You often hear it….
…oh I was so bad this weekend, I binge ate, I’m so bad.
But the reality of binge eating disorder is very different than having that extra scoop of ice cream or a few more pieces of pizza.
Binge Eating Disorder is characterized by binge eating without the compensatory behaviors characteristic of Bulimia, such as vomiting after meals. Often dismissed as emotional eating or compulsive eating, only recently has the medical community recognized binge eating as a disorder.
A binge-eating episode may be accompanied by eating more than normal, eating until uncomfortably full, eating large amounts of food independent of physical hunger, eating alone because of the embarrassment about the large quantities consumed, and feeling guilty after consuming large amounts of food.
Research suggests that Binge Eating Disorder is the most common eating disorder.
Most people with Binge Eating Disorder are more than 20 percent above a healthy body weight, but normal weight people also can be affected.
The typical age of onset for Binge Eating Disorder is during adolescence or young adulthood, but most individuals will only seek treatment in middle adulthood when they are experiencing physical symptoms related to being overweight, such as Type II diabetes, hypertension, and gastric problems.
Warning signs of Binge Eating Disorder include sudden weight gain and the disappearance of large amounts of food.
Binges generally occur at least once a week.
However, just because one enjoys a buffet with family and friends does not an eating disorder make.
Excessive eating must also be accompanied by other symptoms, such as what is discussed below.
Emotional and Behavioral Signs of Binge Eating Disorder
- Lack of Control over ability to stop eating
- Recurring episodes of binge eating (eating in a discrete period an amount of food that is much larger than most individuals would eat under similar circumstances).
- Disruption in normal eating behaviors, including eating throughout the day with no planned mealtimes; skipping meals or taking small portions of food at regular meals; engaging in sporadic fasting or repetitive dieting.
- Feelings of disgust, depression, or guilt after overeating: first moments of a binge can be pleasurable, but soon these feel good moments are gone and replaced by disgust and feeling revolted by what they are doing…. But feeling unable to stop.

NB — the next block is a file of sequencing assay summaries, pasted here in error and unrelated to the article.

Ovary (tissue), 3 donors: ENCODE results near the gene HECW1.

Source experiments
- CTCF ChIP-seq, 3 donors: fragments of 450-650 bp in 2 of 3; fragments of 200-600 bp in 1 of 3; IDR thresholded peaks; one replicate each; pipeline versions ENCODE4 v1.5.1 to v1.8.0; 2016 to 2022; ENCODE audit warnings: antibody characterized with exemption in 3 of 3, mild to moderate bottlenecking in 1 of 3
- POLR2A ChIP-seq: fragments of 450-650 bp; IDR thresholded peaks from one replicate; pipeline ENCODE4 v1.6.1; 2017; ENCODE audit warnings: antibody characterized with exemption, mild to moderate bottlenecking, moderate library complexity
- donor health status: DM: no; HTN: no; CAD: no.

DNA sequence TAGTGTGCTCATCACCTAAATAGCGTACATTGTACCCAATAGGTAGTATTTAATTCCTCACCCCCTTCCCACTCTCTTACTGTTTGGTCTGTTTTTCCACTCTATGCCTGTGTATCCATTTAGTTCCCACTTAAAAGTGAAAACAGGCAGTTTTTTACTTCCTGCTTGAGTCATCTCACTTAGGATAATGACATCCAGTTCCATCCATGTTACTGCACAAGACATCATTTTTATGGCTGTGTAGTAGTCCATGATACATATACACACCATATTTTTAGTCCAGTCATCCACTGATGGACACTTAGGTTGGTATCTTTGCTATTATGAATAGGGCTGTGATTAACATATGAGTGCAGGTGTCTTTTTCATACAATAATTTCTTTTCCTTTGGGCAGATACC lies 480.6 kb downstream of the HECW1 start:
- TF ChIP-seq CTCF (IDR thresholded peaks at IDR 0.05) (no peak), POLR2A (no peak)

- Speed of Eating: Typically people eat rapidly during a binge. Often it becomes almost mechanical with individuals stuffing food into their mouth, barely chewing it.
- Agitation: Some people pace or wander around during binges. Almost a feeling of desperation. The craving for food becomes a powerful force driving the person to eat.
Binge Eaters Often:
- Eat when not hungry
- Eat alone and appears uncomfortable eating around others
- Have a fear of eating in public
- Display Secretive Behaviors surrounding food. Steals or hoards food in strange places
- Spend large amounts of money on frequent binges
- Create lifestyle schedules or rituals to make time for binge sessions.
- Withdraw from usual friends and activities.
- Frequently diets
- Show extreme concern with body weight and shape
- Have feelings of low self esteem. Often feels disgusted with oneself, depressed, or very guilty afterward.
- See fluctuations in weight
- Frequently check in the mirror for perceived flaws in appearance
- May exhibit extreme mood swings
- Have difficulty concentrating
Physical signs of binge eating disorder include
- Noticeable fluctuations in weight, both up and down
- Stomach cramps, other non-specific gastrointestinal complaints (constipation, acid reflux, etc.)
If you experience episodes of emotional eating or compulsive eating, you may need treatment for Binge Eating Disorder.
For long-term success, treatment must address underlying issues such as anxiety, depression, and lack of impulse control.
If you found yourself nodding your head to many of these symptoms, don’t hesitate to reach out to Carol Williams, Northeast Arkansas’s only eating disorder specialist.
To set up an appointment, simply call her at 870-219-7650 or email firstname.lastname@example.org